Michael Winnick’s “Shadow Puppets” has a killer premise, one of those high-concept pitches that, had I heard it, would have bought in a second. The plot of “Puppets” is similar to films like Vincenzo Natali’s “Cube”, or more recently, the Jim Caviezel picture “Unknown”. It concerns seven strangers who wake up in an abandoned facility somewhere underground, with no memories of who they are, or how they got there. Their only choice is to search for a way out; to make matters worst, there seems to be a supernatural creature lurking in the shadows, and it likes the taste of human blood.
DVD sales for “Shadow Puppets” should be reasonably brisk, given the presence of three notable genre names: Jolene Blalock, fresh from “Enterprise”, is the female lead, assisted by James Marsters, Spike of “Buffy” fame, and the always enjoyable Tony Todd, doing another one of his off-the-wall psycho characters. Winnick keeps the film moving along at a nice pace, opening with Blalock’s Kate locked in a brightly lit cell, from which she wanders out to meet her fellow inmates. Are they prisoners? Mental patients? Or were they the product of some awful experiment gone awry? And why exactly are they all dressed in skimpy underoos?
Unfortunately for the seven strangers (an eighth person is found in a chair, brain dead), they were victims of a mind wipe that has cleaned out all memories of their identities, but left behind whatever skill sets they possessed. Which doesn’t really come in all that handy when a black cloud apparition begins stalking them, taking shape and killing them one by one. As their identities are revealed through various discoveries, it soon becomes clear that one of them is not whom they claim to be, and that uncovering the deception before the creature gets to them might be the only way to stay alive.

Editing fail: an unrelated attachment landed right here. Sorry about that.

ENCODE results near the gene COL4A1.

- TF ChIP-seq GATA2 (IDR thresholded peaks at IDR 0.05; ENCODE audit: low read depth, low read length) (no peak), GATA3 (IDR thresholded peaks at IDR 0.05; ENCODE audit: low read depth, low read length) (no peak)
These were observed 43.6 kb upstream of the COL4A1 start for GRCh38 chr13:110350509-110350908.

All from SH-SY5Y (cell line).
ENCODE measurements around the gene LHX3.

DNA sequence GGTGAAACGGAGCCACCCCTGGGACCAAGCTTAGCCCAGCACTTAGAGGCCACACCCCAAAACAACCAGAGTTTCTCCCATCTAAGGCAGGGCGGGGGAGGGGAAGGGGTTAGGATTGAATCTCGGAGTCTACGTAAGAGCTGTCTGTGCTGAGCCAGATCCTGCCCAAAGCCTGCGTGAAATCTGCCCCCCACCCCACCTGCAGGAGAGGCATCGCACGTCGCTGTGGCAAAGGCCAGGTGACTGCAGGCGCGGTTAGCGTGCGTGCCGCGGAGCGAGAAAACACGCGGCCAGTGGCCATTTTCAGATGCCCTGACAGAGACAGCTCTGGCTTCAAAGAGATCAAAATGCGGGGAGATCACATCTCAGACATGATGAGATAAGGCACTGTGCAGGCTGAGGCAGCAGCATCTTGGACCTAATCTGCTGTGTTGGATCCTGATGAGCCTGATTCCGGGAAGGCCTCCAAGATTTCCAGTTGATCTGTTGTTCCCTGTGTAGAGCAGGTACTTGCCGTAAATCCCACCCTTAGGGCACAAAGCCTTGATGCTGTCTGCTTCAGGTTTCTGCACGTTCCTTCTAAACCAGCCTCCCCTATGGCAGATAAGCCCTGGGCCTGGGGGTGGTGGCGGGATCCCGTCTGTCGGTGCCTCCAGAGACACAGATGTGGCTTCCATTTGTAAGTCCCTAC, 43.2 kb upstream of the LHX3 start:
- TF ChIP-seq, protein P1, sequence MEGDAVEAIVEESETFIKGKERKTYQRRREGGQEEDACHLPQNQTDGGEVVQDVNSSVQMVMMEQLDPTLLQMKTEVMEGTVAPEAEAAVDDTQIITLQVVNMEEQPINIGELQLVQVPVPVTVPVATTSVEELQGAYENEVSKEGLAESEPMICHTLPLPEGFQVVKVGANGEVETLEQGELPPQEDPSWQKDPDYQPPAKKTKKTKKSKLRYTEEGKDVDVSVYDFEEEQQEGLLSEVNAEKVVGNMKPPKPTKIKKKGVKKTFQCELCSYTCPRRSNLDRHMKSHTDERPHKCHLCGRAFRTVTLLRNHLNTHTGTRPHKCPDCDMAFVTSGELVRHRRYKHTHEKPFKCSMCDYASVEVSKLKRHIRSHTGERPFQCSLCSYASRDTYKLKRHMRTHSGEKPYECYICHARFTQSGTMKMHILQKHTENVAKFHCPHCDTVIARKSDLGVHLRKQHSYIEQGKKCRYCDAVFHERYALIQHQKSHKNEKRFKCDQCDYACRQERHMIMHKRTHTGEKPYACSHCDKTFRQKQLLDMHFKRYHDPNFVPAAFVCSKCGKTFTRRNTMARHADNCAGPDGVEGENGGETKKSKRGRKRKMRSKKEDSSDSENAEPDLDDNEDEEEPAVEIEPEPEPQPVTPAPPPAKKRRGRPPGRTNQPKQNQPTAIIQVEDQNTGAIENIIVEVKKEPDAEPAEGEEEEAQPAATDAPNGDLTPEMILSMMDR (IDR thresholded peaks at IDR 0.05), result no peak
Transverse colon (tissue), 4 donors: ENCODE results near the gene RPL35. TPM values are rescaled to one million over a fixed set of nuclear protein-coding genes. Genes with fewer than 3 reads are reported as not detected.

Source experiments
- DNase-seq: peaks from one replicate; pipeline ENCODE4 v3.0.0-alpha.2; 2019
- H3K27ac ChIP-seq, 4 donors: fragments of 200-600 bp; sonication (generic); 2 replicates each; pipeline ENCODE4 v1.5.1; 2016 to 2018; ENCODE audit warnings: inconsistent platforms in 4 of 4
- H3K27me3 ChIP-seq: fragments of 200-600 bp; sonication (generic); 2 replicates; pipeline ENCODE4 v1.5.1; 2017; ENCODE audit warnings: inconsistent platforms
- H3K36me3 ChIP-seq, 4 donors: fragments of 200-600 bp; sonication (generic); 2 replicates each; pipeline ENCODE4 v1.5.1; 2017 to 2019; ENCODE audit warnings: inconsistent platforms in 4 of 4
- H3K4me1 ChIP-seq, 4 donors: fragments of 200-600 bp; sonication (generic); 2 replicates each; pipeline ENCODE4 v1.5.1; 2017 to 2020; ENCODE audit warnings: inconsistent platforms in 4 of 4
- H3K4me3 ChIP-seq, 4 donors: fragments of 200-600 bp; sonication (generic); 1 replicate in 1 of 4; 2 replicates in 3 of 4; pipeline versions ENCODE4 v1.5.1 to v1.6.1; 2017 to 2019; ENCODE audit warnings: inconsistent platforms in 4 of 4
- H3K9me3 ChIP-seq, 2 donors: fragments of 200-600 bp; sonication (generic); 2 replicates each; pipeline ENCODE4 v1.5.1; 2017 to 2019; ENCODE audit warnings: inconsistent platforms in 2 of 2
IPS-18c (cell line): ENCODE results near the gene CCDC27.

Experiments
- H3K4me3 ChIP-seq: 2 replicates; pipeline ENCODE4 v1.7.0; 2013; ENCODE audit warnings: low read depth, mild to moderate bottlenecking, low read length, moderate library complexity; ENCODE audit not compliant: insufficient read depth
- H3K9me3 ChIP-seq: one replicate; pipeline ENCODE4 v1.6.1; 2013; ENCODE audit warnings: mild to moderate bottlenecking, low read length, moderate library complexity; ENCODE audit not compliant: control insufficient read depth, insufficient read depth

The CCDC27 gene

Written and directed by Michael Winnick, “Shadow Puppets” maintains an excellent storyline right up to the final 20 minutes or so, when the film invariably has to swallow a little bit of cheese in order to provide a, to put it mildly, silly conclusion. Up until that point, “Puppets” is a nicely paced and acted movie, with plenty of thrills and chills to set the table for an excellent ending. The film never reaches that promise land, helped in no small part by a ridiculously rendered “shadow creature” that is likely to elicit giggles in the audience instead of fear. Am I really supposed to be afraid of this thing, with its Predator POV shots, growling and knife soundtrack? If the creature is made purely of abstract darkness, why does it even generate sound to begin with?
But nevermind all that.
“Shadow Puppets” has enough good things going for it in the early parts to wrestle a recommendation from me. It’s an engaging film for much of its running time, with a fine effort by Jolene Blalock, who carries the film like a champ. (And yes, she does look fine in that barely-there undies. See pictures.) James Marsters, sans fangs, does well as Jack, even though the script gives Jack way too little to do until the Third Act. Marc Winnick as Charlie and Diahnna Nicole Baxter as Stacy provide the extra potential bodycount fodder, while Natasha Alam oozes sex as a slightly oft-kilter survivor who may not be who she claims.
I can already see “Shadow Puppets” being promoted as an Sci Fi Channel Original Movie. It’s got all the staples of the cable channel’s M.O.: horror mixed with sci-fi, creature action, a moderate production budget, and easily identifiable genre names. And it’s not as if the film is too violent, or indeed too gory, to show on basic cable. I don’t foresee a lot of editing, as the film is relatively tame. I’d slap it with a PG-13 if not for a couple of violent stabbings and nudity by Alam during a pool scene.
If you get a chance to catch “Shadow Puppets” on DVD, do so.
Michael Winnick (director) / Michael Winnick (screenplay)
CAST: Jolene Blalock … Kate
Tony Todd … Steve
James Marsters … Jack
Marc Winnick … Charlie
Natasha Alam … Amber
Diahnna Nicole Baxter … Stacy
Richard Whiten … Dave
Jennie Ford … Melissa